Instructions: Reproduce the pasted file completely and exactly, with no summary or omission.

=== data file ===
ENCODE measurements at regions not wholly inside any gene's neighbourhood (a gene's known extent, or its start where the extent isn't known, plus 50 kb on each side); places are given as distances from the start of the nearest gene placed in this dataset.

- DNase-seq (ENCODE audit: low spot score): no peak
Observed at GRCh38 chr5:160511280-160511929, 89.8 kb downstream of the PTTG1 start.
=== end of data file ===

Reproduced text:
ENCODE measurements at regions not wholly inside any gene's neighbourhood (a gene's known extent, or its start where the extent isn't known, plus 50 kb on each side); places are given as distances from the start of the nearest gene placed in this dataset.

- DNase-seq (ENCODE audit: low spot score): no peak
Observed at GRCh38 chr5:160511280-160511929, 89.8 kb downstream of the PTTG1 start.